We’ve all been there. You’ve just gotten on the bike and before you even hit the open road you can hardly bear the thought of turning the pedals over one more time, let alone for the 30 miles you had marked down on your training schedule.
You’re burnt out.
And while your conscience won’t make it easy, what you need to do is give the bike a rest. That’s where cross training enters the picture. While in order to get some of your motivation back you should give your bike a rest, but that doesn’t mean you should just pack it in and take it easy too. By cross training, you’re giving your body—and your mind—a break from riding, but staying fit and even building a foundation to get you back on the bike even stronger than before.
But, this isn’t to say you should wait until you’ve reached the point of burnout to adopt a cross-training regimen. Starting in your off-season, work on developing a routine that you can continue throughout the year, scaling back as your cycling-specific training load increases.
In a nutshell, it’s beneficial for us cyclists to break down cross training into two categories: Strength and fitness. Where you’re at in your season will determine which of the two to prioritize, although any good cross training regimen will do a good job of incorporating both.
Strength Training Routines
Building strength is an important part of any cyclist’s offseason training, but can be an important tool during the season as well. Follow these simple exercises to keep you strong—and balanced—on the bike.
A strong core is essential to producing consistent power on the bike, but unfortunately, riding simply doesn’t do the best job of developing your core. To supplement, it’s importnat to work on your core off of the bike as well. A great place to start is the tried-and-true plank. Working most of your major core muscle groups it’s a time-efficient way to strengthen up your trunk.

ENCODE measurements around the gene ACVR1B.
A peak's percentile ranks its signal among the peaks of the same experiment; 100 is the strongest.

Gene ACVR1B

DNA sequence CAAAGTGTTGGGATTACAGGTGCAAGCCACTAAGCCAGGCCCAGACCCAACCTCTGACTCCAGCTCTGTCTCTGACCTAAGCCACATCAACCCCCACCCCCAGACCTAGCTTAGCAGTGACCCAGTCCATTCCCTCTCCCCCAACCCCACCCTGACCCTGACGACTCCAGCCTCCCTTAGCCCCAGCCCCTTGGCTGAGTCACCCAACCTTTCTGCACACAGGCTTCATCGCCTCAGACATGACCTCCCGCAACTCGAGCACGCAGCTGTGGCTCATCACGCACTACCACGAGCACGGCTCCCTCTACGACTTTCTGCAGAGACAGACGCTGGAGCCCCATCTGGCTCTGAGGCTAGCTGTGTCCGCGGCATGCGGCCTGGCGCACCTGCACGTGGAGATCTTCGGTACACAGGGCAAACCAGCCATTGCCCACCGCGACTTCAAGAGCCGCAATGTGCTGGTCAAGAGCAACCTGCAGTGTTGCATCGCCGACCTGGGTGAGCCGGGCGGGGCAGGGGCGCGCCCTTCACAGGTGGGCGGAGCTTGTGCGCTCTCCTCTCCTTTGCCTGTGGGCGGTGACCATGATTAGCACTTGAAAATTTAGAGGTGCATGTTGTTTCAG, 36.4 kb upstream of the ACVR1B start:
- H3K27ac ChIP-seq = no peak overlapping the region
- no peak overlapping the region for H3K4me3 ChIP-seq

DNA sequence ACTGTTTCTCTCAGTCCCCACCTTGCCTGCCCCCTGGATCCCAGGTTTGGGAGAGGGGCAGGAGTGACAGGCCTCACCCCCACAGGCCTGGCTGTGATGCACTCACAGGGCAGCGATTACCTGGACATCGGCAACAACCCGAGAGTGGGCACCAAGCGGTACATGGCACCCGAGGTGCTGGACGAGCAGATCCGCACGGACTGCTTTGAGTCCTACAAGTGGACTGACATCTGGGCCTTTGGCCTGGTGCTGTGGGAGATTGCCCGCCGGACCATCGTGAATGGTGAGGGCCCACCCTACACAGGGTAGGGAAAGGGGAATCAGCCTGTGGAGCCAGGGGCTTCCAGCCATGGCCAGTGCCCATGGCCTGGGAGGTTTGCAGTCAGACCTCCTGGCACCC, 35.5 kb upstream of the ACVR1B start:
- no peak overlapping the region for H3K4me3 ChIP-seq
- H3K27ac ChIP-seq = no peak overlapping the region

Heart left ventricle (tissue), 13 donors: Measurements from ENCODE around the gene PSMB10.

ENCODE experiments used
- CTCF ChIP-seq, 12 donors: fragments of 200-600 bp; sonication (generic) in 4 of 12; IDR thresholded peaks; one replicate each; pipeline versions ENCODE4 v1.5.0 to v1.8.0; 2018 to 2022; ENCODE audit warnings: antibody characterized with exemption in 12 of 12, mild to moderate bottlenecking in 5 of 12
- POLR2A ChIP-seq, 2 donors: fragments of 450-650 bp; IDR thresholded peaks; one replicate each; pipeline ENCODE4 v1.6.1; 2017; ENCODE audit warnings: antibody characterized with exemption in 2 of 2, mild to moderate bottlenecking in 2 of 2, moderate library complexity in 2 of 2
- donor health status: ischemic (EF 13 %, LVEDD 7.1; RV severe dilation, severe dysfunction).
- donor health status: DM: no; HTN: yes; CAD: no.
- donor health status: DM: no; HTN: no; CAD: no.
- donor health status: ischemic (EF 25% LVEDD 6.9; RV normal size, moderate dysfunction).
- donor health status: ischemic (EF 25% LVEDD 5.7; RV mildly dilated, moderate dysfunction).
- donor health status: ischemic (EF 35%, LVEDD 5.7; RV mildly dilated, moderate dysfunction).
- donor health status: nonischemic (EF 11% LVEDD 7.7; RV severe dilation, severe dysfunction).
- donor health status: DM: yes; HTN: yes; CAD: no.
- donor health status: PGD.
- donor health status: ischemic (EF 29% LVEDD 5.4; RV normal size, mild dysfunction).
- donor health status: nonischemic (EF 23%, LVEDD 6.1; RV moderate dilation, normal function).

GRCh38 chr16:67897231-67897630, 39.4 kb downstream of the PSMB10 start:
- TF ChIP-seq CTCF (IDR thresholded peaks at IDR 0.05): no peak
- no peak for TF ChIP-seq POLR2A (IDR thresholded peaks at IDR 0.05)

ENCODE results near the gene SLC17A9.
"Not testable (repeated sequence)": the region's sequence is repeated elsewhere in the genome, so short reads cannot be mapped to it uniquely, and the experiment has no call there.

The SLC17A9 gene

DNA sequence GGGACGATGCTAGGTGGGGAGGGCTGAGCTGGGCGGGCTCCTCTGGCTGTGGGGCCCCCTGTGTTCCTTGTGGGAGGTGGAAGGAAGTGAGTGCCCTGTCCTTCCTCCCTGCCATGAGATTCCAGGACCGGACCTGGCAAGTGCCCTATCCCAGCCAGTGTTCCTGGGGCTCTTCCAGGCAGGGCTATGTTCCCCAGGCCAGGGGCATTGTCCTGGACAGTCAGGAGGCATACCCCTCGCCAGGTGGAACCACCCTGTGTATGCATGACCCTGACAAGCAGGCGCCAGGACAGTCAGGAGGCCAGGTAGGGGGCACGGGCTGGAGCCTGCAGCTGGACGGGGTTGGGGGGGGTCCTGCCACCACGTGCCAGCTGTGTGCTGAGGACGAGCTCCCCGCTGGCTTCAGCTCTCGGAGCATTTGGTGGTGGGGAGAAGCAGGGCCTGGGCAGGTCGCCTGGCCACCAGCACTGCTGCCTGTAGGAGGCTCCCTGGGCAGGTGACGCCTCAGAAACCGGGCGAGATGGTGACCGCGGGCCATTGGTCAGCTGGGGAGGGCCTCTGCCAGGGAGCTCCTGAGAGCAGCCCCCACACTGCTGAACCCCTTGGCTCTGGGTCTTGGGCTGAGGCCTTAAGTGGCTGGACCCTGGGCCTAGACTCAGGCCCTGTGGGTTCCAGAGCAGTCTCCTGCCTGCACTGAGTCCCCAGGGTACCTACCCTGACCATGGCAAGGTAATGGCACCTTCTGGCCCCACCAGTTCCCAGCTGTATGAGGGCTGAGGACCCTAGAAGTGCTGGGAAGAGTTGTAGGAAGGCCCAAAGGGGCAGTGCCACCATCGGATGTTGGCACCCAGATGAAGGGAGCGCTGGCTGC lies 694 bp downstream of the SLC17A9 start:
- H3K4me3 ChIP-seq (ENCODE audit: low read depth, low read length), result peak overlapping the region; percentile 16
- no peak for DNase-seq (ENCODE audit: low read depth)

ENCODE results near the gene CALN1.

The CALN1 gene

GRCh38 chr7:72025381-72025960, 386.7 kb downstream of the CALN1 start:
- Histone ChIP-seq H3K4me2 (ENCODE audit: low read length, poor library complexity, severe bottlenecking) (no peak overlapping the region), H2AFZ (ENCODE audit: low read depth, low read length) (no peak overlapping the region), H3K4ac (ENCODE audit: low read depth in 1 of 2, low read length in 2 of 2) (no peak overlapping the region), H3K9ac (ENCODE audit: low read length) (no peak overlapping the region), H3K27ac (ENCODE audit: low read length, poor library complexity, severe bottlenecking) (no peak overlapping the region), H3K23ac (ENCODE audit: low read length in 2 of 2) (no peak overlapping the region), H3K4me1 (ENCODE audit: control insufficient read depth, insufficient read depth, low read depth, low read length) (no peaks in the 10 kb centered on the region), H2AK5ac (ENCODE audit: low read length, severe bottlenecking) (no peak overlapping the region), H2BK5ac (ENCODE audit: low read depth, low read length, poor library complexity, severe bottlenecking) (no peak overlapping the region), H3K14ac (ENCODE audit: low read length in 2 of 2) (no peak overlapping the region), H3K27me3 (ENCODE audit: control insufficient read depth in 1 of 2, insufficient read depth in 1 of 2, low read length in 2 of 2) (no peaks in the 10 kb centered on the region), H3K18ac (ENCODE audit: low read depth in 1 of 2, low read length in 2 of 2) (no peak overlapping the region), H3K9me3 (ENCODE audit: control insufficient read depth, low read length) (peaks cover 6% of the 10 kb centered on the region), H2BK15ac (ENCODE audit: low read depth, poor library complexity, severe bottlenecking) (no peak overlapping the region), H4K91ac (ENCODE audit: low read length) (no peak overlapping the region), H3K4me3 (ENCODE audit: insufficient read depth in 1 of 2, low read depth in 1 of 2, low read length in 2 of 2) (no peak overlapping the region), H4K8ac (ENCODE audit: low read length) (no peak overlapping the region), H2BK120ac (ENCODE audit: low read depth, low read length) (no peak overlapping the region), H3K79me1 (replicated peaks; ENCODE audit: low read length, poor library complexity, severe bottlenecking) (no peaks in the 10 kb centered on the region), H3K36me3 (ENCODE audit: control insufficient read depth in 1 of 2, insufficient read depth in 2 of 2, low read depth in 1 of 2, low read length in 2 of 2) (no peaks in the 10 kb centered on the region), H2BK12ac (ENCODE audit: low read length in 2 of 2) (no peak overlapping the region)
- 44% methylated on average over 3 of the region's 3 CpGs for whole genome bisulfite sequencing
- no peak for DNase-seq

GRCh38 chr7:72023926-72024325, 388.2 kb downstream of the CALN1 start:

However, the plank isn’t the only path to proper core strength. In fact, Cannondale Pro Cycling’s Peter Sagan prefers a good ol’ fashioned crunch.
It’s worth noting though, that a cyclist with a strong core is still only as strong as his weakest link, and a strong back is necessary to reap the benefits of a strong core. For this, deadman lifts are just the ticket. Reach down, taking care to keep your back straight, take an unloaded 20-kilogram barbell in an overhand grip and, bending at the hips, slowly raise the bar, making sure to keep your back square.
While cycling is certainly great at working out your lower body, that’s not to say it can’t benefit from some other attention as well. Often, cyclists have underdeveloped hamstrings in proportion to their quadriceps, something that weight training can help balance out, making for a noticeable power increase on the bike. In fact, two-time Giro d’Italia winner Ivan Basso agreees. “Preparing your legs in the gym is so important—it makes the biggest difference on the bike.” While he prefers TRX for total body training, he turns to leg curls when he’s focusing on beefing up the ol’ moneymakers since it they have the added beneift of strengthening the lower back as well.